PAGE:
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Profiles in Paper: Stuart Lurie


Stuart LuriePresident
Wilmington Paper Corp./ Recycling Management Systems
(Pine Brook, N.J.)

Born: July 2, 1955, in Brooklyn, N.Y.

Education: Bachelor’s degree in business from State University of New York at Fredonia (Fredonia, N.Y.)

Family status: Married to Karen Milks since 1978. Three adult children—Josh (36), Erin (34), and Brett (32)—and three grandchildren—Lily (4½), Ella (1½), and Faye (6 months)

Q & A Interview with STUART LURIE

Q: When and how did you enter the recycling industry?

A: I graduated college in 1977 and first sold giftware in upstate New York. Then I went on to sell a variety of products for a national marketing company, living in Columbus, Ohio. At the same time, my father had retired from the garment industry and had a friend who was a contract gluer for the carton industry in New York. He said to my father, “If you sell my scrap paper to this mill, you can make a couple of bucks while you’re figuring out what to do.” The day after my wedding in August 1978, my dad said to me, “Hey Stu, come back to New York, and let’s start a family scrap business.” So Karen and I returned to New York, and we started our scrap business, focusing almost exclusively on industrial packaging plants in the New York metropolitan area.

Q: What was it about the industry that prompted you to build a career in it?

A: We figured a way to have a product to market rather than just buying and selling scrap paper. Our product was what we call our Recycling Management Program. That was our way of going into industrial packaging plants and helping the facilities turn their waste streams into a revenue-producing business. That was very exciting to us, and that’s what we’ve been doing for the past 40 years.

Q: What have been your most rewarding professional achievements? Personal achievements?

A: Professionally, it was the first time I had a group of plants entrust me with handling 100-percent of their scrap and teaching their facilities how to maximize the material’s value. That was in 1986, and our company took over Federal Paperboard’s eight folding carton plants. That deal turned us into a national company. We were able to make an enormous bottom-line enhancement to their business.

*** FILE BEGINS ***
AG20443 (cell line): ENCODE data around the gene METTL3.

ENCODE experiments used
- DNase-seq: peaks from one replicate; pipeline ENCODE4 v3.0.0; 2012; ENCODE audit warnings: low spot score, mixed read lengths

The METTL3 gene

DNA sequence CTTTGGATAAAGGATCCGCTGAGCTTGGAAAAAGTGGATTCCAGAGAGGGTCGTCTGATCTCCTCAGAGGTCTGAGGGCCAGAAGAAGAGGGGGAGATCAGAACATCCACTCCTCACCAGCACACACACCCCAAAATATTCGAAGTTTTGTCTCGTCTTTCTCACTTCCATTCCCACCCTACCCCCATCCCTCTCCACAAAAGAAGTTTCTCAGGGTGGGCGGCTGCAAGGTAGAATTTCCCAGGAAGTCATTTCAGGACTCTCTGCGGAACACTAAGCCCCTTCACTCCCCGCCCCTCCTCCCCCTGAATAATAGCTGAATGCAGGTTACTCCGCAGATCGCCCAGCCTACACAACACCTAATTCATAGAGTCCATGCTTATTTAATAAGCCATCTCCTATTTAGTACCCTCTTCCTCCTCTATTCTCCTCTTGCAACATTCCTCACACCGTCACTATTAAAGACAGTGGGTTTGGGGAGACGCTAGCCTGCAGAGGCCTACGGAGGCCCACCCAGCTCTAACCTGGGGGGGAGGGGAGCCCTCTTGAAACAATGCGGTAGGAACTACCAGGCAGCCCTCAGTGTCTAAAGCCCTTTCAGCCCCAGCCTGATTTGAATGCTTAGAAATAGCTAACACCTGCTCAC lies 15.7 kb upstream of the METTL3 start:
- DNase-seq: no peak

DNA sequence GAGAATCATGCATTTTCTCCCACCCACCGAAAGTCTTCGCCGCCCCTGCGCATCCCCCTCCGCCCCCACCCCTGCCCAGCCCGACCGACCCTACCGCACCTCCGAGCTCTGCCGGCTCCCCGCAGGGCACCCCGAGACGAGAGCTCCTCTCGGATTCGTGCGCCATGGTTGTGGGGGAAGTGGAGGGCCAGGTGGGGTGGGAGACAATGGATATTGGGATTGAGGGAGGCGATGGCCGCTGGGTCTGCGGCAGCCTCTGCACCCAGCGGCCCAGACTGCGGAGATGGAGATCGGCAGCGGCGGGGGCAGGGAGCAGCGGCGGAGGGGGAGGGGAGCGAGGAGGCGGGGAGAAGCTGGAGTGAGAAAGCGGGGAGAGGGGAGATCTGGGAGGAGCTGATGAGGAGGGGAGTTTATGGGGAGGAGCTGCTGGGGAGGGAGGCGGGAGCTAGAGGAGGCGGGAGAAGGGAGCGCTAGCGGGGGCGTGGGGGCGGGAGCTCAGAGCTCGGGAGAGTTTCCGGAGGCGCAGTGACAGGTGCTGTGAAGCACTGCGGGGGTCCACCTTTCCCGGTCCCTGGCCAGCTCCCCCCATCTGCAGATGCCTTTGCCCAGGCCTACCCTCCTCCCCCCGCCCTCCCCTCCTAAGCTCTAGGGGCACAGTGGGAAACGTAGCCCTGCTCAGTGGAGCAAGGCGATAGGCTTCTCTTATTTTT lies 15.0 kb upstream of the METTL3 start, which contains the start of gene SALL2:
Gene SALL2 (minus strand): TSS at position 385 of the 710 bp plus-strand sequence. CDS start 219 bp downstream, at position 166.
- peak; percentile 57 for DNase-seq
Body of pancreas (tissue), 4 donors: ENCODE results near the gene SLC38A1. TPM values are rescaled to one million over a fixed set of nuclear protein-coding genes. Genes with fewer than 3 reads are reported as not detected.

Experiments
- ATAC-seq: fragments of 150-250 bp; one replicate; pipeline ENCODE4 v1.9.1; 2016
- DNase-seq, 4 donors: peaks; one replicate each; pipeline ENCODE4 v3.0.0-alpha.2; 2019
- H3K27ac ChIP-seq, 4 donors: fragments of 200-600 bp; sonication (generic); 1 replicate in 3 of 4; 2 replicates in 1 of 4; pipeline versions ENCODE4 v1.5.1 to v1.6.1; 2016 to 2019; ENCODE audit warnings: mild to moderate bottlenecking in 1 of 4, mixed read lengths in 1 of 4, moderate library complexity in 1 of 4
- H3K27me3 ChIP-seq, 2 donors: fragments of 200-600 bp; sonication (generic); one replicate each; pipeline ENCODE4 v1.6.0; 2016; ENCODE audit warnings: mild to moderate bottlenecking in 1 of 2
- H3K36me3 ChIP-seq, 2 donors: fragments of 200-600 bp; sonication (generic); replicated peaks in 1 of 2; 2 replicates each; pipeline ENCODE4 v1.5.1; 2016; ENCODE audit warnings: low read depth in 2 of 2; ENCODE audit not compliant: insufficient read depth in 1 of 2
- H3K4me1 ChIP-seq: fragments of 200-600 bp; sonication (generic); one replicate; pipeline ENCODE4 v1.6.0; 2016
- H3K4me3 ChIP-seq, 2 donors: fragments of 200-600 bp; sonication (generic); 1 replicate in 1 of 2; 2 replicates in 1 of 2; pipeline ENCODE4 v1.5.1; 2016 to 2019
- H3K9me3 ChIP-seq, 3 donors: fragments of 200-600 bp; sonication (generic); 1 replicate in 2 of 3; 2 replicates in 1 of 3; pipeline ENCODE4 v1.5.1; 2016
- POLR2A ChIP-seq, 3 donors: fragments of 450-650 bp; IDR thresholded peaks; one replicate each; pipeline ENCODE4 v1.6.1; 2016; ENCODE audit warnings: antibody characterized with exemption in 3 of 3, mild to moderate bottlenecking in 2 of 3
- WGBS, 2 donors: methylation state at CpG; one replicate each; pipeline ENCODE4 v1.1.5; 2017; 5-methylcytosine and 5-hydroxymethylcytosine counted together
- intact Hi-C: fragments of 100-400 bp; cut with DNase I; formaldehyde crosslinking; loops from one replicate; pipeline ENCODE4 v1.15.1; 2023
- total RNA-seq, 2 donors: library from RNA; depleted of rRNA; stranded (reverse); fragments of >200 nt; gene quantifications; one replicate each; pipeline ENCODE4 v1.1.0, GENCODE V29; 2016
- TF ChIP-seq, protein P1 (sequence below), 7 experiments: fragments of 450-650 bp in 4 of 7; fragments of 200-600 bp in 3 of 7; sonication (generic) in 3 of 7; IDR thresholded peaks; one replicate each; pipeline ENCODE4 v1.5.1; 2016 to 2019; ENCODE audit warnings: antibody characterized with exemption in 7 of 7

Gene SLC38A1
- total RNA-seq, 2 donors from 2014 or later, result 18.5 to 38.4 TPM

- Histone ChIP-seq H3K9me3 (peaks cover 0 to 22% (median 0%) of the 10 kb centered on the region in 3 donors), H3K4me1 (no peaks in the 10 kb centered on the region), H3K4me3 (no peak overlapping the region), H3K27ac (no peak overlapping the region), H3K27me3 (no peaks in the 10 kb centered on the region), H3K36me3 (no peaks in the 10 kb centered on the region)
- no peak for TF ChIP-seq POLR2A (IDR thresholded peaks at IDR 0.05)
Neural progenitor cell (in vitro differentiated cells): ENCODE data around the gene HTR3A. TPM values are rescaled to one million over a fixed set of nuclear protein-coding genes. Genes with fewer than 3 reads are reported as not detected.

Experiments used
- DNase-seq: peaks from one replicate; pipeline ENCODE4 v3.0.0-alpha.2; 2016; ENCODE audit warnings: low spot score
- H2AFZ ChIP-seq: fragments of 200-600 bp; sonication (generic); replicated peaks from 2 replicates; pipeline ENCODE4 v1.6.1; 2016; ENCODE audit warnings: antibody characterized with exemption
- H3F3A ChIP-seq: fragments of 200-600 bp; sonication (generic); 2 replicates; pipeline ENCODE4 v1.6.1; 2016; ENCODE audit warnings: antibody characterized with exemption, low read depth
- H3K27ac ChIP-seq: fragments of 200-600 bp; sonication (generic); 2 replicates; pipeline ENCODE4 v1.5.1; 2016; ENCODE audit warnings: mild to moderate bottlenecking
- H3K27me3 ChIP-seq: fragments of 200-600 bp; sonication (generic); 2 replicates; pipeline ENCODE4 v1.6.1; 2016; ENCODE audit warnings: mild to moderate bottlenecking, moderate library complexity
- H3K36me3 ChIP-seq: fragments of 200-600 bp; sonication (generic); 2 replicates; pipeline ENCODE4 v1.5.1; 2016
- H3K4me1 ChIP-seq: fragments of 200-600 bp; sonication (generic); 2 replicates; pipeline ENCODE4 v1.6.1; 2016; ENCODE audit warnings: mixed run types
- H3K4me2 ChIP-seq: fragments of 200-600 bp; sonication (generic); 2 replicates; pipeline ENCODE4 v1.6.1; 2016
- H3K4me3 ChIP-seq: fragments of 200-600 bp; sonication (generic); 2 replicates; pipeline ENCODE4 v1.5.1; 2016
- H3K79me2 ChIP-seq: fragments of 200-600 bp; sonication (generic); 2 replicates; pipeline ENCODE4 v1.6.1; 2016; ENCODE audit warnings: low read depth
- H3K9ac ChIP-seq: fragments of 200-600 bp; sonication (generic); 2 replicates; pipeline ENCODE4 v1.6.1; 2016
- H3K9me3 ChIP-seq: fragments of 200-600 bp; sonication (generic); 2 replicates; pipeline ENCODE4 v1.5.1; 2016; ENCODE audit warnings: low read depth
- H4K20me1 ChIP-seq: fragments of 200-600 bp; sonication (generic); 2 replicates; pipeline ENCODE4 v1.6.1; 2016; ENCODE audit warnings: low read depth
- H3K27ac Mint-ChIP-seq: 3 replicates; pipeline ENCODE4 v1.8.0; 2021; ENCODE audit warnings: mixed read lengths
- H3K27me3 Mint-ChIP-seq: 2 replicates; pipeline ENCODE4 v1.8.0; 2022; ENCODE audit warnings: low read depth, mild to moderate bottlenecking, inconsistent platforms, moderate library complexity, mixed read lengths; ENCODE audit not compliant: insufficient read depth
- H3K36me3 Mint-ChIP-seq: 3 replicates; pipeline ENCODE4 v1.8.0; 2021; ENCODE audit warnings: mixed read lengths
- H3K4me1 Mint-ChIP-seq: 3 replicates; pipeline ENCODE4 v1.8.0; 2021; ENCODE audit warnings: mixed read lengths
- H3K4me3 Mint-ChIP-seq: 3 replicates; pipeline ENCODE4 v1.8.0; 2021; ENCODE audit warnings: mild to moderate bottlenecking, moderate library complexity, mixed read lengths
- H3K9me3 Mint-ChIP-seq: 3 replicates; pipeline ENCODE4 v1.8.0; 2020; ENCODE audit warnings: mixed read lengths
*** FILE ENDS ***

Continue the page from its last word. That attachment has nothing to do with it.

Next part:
Outside of business, I’m incredibly lucky to have a beautiful wife, great children, and a close family.

Q: What are you passionate about?

A: I’m very passionate about our work, about doing exactly what I say I’m going to do. Outside of work, I love golf, tennis, working out, and spending time with the family.

Q: Tell us something about you that would surprise people.

A: I used to be a radio disc jockey in my college years and had a show called “The Stu Larue Show.” I played a blend of rock-and-roll and soul music. I didn’t think anyone listened to it, and then people started asking if I’d heard this “Stu Larue Show.” There were people who really liked it. That was amazing to me.

Q: If you could improve anything about yourself, what would it be?

A: I’d love to be able to relax more, just sit back and be able to watch the river go by.

Q: When and why did your company decide to join ISRI and the PSI Chapter?

A: Our company joined NARI [an ISRI predecessor association] and PSI right away. It was our way of connecting with people in the industry and learning about the standards and practices as well as the rules and regulations. Our membership also helped us understand the playing field—who the players were and what they did.

Q: What benefits have you received from your PSI involvement?

A: The major benefit has been building relationships with so many people in the industry who are still close friends today.

Q: What are the major challenges facing your company and the overall paper recycling industry today?

A: The major challenge to our business is the consolidation of paper mills, paper companies, and packaging companies. The landscape is continuing to change. It’s always unnerving to me that our company could be doing an excellent job for a customer, but it could lose the account simply because the plant changes hands. In those cases, value is not a deciding factor.

Other major challenges for the industry overall include the impact of China’s trade decisions and the growth of the kraft and corrugated business to meet the incredible demand for boxes.


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